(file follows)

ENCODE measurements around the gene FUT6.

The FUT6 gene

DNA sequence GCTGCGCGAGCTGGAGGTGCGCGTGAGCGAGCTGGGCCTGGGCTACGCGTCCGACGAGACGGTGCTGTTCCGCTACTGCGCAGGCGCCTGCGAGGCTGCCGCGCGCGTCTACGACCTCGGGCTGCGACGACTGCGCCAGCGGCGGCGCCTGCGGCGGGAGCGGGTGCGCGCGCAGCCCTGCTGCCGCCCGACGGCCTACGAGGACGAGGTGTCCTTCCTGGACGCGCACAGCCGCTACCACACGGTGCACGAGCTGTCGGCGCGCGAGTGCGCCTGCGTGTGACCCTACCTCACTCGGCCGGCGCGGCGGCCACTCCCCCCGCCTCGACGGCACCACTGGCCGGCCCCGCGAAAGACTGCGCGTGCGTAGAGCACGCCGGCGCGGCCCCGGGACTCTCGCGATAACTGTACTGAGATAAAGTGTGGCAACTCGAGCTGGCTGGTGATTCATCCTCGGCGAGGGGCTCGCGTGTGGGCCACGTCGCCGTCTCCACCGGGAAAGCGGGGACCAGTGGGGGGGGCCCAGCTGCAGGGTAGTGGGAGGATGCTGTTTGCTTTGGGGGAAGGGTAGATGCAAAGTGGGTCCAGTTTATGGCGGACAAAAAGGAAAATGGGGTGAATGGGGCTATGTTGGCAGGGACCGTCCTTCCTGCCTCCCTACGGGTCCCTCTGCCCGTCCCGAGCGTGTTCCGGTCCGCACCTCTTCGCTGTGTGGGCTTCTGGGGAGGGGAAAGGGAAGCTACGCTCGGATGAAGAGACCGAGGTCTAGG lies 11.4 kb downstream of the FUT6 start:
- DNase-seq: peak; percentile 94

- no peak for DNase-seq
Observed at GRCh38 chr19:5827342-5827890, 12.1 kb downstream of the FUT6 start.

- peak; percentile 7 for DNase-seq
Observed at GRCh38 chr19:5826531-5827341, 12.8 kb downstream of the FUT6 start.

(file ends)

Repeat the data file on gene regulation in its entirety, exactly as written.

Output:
ENCODE measurements around the gene FUT6.

The FUT6 gene

DNA sequence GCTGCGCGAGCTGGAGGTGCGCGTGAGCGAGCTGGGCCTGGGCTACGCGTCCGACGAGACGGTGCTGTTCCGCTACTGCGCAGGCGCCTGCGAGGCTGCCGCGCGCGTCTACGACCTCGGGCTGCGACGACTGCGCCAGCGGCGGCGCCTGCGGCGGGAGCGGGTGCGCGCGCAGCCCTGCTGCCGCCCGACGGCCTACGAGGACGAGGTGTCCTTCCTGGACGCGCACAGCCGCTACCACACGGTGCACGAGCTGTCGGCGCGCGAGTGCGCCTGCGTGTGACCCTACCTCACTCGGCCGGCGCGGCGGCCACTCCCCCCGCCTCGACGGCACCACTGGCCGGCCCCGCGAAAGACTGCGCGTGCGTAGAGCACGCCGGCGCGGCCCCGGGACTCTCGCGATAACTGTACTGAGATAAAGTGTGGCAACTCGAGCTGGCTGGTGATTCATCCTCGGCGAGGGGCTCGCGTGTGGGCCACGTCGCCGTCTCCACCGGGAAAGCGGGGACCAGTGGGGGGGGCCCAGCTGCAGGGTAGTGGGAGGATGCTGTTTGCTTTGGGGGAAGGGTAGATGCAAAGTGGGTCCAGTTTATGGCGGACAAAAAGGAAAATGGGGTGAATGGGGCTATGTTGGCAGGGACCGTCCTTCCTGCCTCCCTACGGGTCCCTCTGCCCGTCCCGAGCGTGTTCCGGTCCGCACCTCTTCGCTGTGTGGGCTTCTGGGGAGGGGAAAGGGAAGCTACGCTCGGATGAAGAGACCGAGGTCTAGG lies 11.4 kb downstream of the FUT6 start:
- DNase-seq: peak; percentile 94

- no peak for DNase-seq
Observed at GRCh38 chr19:5827342-5827890, 12.1 kb downstream of the FUT6 start.

- peak; percentile 7 for DNase-seq
Observed at GRCh38 chr19:5826531-5827341, 12.8 kb downstream of the FUT6 start.